Friday, 11 March 2011

Fight the Good Fight?

Was talking to a friend from the east today, a Church of Scotland minister, who just so happens to be gay and in a same-sex relationship. He and I know each other well, and speak often, although at the moment there is a lot of angst about the forthcoming General Assembly and the position he may find himself in shortly. A Church that is rejecting him and his ministry, however beautiful and effective that ministry might be.

We had a laugh about the recent blog stuff over gender issues, he agrees with where I stand and what I'm saying,  after all it's only my opinion, but then we got serious. I think we got serious because we love the Church and share a common concern about the way things are at the moment.

There are so many individuals, loud people, opinionated people who know they are right, people with a sword in hand, people, sometimes with great chips on their shoulders, who want to fight the fight. LGBT issues? Bring them on! Gender equality, bring it on! Let's fight to the death for the freedom, or the crucifixion, of brothers and sisters in Christ. (Whether it is to be freedom or crucifixion depends on your standpoint). The Church today is being seen as a Church which has big issues. Issues over sexuality and gender imbalance. We are getting so upset by this that our Churches, our Communions are falling apart.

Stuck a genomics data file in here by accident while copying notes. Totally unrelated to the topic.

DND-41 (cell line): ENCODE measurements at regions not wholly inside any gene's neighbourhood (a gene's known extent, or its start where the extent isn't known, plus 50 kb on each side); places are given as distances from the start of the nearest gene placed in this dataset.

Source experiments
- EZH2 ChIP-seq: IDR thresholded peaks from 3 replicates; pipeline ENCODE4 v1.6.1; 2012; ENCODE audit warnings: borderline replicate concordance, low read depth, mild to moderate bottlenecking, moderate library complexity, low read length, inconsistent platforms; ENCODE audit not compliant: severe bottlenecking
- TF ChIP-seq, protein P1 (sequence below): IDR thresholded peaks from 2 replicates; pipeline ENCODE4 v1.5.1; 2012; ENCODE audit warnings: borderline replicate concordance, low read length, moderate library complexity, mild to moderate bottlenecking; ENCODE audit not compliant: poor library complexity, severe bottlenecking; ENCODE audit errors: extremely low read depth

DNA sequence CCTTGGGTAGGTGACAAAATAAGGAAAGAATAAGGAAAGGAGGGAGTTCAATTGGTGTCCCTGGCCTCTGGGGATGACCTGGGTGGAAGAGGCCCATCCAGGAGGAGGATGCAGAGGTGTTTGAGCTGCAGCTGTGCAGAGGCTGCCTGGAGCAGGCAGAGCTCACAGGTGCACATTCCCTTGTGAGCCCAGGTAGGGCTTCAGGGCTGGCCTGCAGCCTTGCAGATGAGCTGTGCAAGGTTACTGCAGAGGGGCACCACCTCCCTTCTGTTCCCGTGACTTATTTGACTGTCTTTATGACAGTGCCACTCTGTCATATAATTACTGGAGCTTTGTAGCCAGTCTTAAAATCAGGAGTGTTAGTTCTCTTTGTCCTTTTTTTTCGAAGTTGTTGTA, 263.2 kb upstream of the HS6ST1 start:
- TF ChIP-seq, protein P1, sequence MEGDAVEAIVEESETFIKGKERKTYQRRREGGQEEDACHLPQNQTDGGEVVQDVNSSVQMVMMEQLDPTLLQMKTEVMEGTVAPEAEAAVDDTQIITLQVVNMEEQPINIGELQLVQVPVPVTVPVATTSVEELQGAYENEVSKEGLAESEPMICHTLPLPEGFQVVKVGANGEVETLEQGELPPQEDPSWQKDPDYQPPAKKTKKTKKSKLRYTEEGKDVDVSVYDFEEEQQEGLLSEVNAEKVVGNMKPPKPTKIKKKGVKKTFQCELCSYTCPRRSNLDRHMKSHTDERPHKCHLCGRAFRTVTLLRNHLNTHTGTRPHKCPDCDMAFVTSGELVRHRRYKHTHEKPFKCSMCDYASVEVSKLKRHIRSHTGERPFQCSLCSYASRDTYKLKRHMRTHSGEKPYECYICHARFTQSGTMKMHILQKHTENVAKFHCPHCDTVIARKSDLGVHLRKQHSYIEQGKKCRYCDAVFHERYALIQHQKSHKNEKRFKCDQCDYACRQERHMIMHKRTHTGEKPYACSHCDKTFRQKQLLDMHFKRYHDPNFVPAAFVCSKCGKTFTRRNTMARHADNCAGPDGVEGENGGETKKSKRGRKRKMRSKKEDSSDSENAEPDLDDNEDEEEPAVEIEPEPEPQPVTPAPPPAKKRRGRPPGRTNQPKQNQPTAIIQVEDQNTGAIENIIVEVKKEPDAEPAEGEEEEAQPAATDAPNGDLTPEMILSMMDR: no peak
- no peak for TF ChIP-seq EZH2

Meanwhile, the outside world looks on and thinks, "What the hell is that stuff all about?" "This Church is getting so screwed up with issues that don't bother us ordinary folk at all. We have already dealt with this stuff and it's not the most important thing in our wee lives"

Why is the Church not getting its knickers in a twist about cuts to services, unemployment, abandonment of the poor, the indifference towards the folk on the edges of our communities, those in debt, those in the throes of addiction and their kids? Why are we not angry about poverty and starvation in Africa or elsewhere? Why are we not campaigning that bankers are being allowed to do it all again?